Even ‘Hamlet’ Plays a Role in ‘Succession’s Themes

Image via HBO

There are even elements of Shakespeare’s most famous tragedy of succession, Hamlet, in Kendall’s series-long struggle to either make his father proud or to remove himself from his father’s influence. But Hamlet isn’t seeking power — it’s his uncle Claudius’s betrayals that have plunged Denmark and the royal family into disaster. Claudius’s ambition results in the destruction of the family, but also in something that most clearly parallels Succession: the slow and steady march to victory of a rival Scandinavian. Though we know Fortinbras of Norway has been inexorably marching on Denmark throughout the play, by the time he arrives to take the Danish throne, there is no one left to oppose him. They have done themselves in and handed him the crown — just as Matsson (Alexander Skarsgård) ultimately ascends more through the Roys’ turmoil than any action of his own.

But none of these are perfect fits — in the end, Kendall isn’t seeking to avenge his usurped father, as Hamlet is, and his Richard III only gets close enough to the throne to playact in it. Succession has no Cordelia, Lear’s favorite daughter and perhaps the only innocent in the play, the only one operating from altruism and sincere love for her misguided father. And in Macbeth, the central couple has no heir, no children to continue their bloodline; their vicious pursuit of power is for themselves alone. But Succession’s Shiv is pregnant, something Roman (Kieran Culkin) uses against Kendall in their breathtakingly cruel climactic fight. But while Shiv and Tom cut a chilling figure as the conniving, corroded couple finally in power, and despite the dynastic heir growing in her belly, that’s not where Shakespeare’s play ends — Macbeth ends with the couple dead, undone by their own betrayals. We don’t need one of the play’s Weird Sisters to portend what fate might await them once Matsson has fully wrung out his “pain sponge” Tom and discards him like so much other Wayster trash.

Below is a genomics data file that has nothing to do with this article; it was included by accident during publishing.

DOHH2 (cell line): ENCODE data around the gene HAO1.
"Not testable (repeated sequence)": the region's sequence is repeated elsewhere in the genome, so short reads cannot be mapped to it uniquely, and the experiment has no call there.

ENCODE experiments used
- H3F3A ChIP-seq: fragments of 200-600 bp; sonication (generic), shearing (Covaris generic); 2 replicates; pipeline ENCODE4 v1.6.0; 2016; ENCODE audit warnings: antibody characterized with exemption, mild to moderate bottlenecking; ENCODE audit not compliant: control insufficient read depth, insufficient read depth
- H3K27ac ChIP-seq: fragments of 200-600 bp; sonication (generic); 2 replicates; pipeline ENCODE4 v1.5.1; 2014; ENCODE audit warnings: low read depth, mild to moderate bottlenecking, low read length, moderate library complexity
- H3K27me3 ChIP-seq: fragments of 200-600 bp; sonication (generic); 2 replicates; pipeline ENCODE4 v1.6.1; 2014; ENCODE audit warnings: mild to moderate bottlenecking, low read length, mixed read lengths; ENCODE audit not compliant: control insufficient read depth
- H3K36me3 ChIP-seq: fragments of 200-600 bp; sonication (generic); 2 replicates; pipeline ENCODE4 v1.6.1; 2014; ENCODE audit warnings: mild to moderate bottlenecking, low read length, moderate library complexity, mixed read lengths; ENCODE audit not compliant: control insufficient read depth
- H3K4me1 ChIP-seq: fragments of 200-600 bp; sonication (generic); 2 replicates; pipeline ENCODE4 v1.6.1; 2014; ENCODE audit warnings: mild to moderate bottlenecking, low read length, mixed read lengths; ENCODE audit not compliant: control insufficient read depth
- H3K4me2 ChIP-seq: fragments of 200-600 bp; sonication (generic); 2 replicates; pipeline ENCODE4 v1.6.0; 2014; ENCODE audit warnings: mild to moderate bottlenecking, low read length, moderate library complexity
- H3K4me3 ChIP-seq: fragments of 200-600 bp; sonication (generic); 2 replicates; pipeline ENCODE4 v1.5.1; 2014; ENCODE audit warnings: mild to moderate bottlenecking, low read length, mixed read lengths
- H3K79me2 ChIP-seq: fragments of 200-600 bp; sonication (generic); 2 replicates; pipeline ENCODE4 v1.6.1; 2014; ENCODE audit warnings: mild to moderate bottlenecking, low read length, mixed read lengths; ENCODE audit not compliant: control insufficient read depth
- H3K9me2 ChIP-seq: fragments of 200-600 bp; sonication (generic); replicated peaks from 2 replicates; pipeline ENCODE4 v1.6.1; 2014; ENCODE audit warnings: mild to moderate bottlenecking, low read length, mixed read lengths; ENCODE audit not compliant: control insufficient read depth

Ultimately, It’s All The Plays at Once

Jeremy Strong, Sarah Snook, and Kieran Culkin in the series finale of Succession.
Image via HBO

But finally, when all is said, done, slapped, and voted, it seems that the show does indeed circle back to its beginnings in King Lear and not only because of the preoccupation, both comic and terrifying, with the delicacy of eyes (or as Caroline [Harriet Walter] calls them, “Face eggs”). The king is dead. From a business perspective, his three children are too. Roman speaks the truth with brutal clarity in the way only Lear’s famous fool can: “We are bullshit…we are nothing.” And ultimately it’s Albany and Edgar left standing — the former the husband of one of Lear’s children, underestimated and dismissed from the beginning as weak, and the latter a figure outside the immediate line of succession who has played a hapless madman throughout. Tom-Albany and Greg-Edgar rule over the smoking ruins, the body-strewn battlefield. But for what? “We’re bullshit,” wise fool Roman said. Are the “victors” any more real for still standing?

And this, ultimately, is the lesson of all of Shakespeare’s tragedies of succession: The pursuit of power eats you alive from the inside. The poison drips through. And there is no satisfaction, no sating the need to cut through your own heart to put the crown on your head. But once you’ve finished hollowing yourself out, there will always be someone waiting in the wings to cast you aside. Shakespeare’s tragedies of power start with a set of seemingly stable relationships: Lear and his children in a delicate dance of deference and authority in which everyone knows the rules. Macbeth and Lady Macbeth in a loving and relatively equal marriage. Richard III’s brother securely on the throne. They all devolve into infighting, violence, betrayal, and devastation. And they all end with an outsider on the throne and the main combatants out of the game, destroyed by their own avarice and the ruthlessness of those closest to them.

In that way, it doesn’t matter which play Succession ultimately modeled itself on — it was all of them. Over the course of four mercilessly written seasons, the family moved from (admittedly awful) stability to disarray through hubris, abuse, and the insatiable, bottomless need for power. The familial conflict has global ramifications, as both Logan and his children do their damnedest to plunge America into fascism for the sake of their ambition. An empire falls, ruled over not by someone with the birthright to the throne but by those with the cunning to exploit the siblings’ self-immolation. Succession always was and would always be a Shakespearean tragedy; the only question was which and when. For as the victorious Richmond says at the end of Richard III, surveying the damage done by all-encompassing ambition, “The brother blindly shed the brother’s blood, / The father rashly slaughter’d his own son.”

All episodes of Succession are available to stream on Max.